The Medical Letter on Drugs and Therapeutics
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1294
Sunscreens: An Update
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Sunscreens are an important component of photoprotection. A new definition of their effectiveness has been proposed, and some issues have arisen concerning their safety.

UVA and UVB — Solar UV radiation capable of injuring the skin is classified by wavelength into UVA1 (340-400 nm), UVA2 (320-340 nm) and UVB (290-320 nm). UVA, which makes up 95% of terrestrial UV radiation and penetrates into the dermis, causes long-term sun damage. UVB, which is mostly absorbed in the epidermis, is largely responsible for the erythema of sunburn (UVA2 is also erythemogenic). Both UVA and UVB can cause photoaging, suppress immune function and cause skin cancer.1,2 UVB is present primarily in late spring, summer and early autumn in temperate climates and is strongest at midday. UVA is more constant throughout the day and the year and, unlike UVB, is not filtered by clear ... more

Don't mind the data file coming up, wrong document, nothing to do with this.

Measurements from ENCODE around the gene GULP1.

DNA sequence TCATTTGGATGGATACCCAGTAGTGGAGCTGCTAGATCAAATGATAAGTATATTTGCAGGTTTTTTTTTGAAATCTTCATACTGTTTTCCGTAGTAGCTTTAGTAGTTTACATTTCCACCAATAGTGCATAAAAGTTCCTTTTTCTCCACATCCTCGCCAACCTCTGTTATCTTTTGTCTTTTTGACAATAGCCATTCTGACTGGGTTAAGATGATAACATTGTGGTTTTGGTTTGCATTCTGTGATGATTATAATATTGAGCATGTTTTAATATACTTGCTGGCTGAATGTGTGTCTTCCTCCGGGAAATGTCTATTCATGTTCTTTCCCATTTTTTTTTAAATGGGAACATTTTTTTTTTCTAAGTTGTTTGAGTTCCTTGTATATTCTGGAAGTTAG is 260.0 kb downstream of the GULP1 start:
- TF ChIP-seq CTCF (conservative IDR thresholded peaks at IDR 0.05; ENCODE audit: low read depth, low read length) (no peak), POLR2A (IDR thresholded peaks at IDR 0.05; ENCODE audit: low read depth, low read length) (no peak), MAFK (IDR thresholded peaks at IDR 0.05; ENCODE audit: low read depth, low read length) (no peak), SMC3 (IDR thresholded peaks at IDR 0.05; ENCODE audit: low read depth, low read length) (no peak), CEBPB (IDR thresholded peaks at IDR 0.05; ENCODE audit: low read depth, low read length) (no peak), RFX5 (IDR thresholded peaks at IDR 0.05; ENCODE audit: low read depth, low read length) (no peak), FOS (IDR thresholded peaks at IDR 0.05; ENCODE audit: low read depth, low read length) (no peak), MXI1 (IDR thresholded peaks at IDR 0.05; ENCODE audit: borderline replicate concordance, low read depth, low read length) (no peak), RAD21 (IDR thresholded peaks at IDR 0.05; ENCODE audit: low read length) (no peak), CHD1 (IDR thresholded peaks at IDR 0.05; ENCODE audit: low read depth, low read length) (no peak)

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Title: Sunscreens: An Update
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